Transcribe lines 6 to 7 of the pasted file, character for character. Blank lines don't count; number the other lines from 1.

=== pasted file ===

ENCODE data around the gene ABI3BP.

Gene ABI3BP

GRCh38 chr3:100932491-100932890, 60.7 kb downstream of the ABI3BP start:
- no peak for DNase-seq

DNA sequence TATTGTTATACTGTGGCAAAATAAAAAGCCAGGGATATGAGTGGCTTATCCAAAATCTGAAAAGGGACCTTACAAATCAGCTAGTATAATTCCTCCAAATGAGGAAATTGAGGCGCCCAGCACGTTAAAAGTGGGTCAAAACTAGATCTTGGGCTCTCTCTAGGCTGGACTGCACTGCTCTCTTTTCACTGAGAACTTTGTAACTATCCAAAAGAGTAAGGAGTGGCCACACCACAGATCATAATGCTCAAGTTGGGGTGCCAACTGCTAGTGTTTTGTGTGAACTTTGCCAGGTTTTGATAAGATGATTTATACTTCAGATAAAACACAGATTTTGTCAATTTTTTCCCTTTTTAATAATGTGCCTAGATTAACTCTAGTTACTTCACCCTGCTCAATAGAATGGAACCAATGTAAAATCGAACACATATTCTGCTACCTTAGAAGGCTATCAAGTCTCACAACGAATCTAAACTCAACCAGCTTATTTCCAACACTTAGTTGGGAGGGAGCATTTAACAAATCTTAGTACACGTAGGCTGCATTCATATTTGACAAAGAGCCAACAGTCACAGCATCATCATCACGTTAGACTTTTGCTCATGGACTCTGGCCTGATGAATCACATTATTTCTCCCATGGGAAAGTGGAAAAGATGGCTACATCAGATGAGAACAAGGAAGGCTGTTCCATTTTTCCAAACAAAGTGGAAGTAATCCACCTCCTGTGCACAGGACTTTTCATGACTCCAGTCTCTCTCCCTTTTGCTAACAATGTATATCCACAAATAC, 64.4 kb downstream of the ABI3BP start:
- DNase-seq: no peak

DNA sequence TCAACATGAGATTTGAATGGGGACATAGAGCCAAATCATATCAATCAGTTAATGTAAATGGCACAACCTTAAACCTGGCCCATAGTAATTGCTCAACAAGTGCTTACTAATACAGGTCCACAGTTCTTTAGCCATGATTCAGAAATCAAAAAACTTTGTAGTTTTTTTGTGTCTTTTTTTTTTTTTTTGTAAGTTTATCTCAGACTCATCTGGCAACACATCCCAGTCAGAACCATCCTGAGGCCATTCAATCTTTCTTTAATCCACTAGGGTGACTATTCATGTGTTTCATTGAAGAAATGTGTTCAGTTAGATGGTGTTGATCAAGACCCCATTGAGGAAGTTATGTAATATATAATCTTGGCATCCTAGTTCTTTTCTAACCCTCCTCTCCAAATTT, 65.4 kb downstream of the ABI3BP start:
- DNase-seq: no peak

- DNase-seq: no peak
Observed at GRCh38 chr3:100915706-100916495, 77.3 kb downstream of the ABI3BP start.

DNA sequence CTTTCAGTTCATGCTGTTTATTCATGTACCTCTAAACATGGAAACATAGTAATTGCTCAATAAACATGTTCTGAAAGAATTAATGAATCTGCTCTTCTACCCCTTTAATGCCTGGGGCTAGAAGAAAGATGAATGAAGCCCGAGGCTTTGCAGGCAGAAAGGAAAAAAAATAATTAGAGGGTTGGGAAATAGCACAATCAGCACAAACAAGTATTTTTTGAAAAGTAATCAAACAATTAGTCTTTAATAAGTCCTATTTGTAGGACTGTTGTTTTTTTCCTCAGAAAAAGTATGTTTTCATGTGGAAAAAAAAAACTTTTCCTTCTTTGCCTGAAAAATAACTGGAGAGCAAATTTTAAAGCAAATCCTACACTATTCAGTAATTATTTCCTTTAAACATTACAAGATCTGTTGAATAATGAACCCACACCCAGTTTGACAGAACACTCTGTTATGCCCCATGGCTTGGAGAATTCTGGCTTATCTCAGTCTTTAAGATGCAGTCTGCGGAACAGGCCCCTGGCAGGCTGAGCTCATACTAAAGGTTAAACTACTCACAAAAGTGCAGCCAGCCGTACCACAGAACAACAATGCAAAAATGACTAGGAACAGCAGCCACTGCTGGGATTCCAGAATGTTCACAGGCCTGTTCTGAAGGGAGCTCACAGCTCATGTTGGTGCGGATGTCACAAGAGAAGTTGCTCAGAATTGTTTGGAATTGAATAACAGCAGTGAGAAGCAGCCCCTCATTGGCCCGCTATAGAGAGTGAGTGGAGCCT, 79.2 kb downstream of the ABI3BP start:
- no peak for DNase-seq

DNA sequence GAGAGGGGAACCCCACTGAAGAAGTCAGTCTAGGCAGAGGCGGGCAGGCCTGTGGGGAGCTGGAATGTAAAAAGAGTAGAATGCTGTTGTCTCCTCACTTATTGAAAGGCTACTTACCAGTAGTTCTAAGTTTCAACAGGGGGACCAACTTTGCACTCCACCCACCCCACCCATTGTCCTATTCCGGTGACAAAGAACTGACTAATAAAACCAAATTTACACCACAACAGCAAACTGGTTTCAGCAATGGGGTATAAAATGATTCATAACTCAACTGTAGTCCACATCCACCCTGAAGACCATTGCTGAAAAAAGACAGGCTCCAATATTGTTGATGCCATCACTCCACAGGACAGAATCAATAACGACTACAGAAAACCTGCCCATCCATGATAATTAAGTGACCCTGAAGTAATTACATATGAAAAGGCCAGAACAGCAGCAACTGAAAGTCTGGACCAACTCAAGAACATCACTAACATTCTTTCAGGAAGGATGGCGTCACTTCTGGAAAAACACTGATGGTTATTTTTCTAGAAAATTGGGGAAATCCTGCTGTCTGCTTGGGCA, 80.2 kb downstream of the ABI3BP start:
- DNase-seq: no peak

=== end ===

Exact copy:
- DNase-seq: no peak

DNA sequence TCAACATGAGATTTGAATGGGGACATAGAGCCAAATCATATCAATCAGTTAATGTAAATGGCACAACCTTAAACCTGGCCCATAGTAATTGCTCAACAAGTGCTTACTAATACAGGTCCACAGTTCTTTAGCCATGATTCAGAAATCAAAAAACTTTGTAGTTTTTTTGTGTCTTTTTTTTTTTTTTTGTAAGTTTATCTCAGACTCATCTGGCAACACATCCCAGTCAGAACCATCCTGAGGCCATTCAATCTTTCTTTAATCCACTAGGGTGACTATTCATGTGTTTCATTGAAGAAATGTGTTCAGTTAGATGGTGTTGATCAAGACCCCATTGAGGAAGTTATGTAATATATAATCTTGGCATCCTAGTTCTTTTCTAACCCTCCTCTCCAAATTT, 65.4 kb downstream of the ABI3BP start: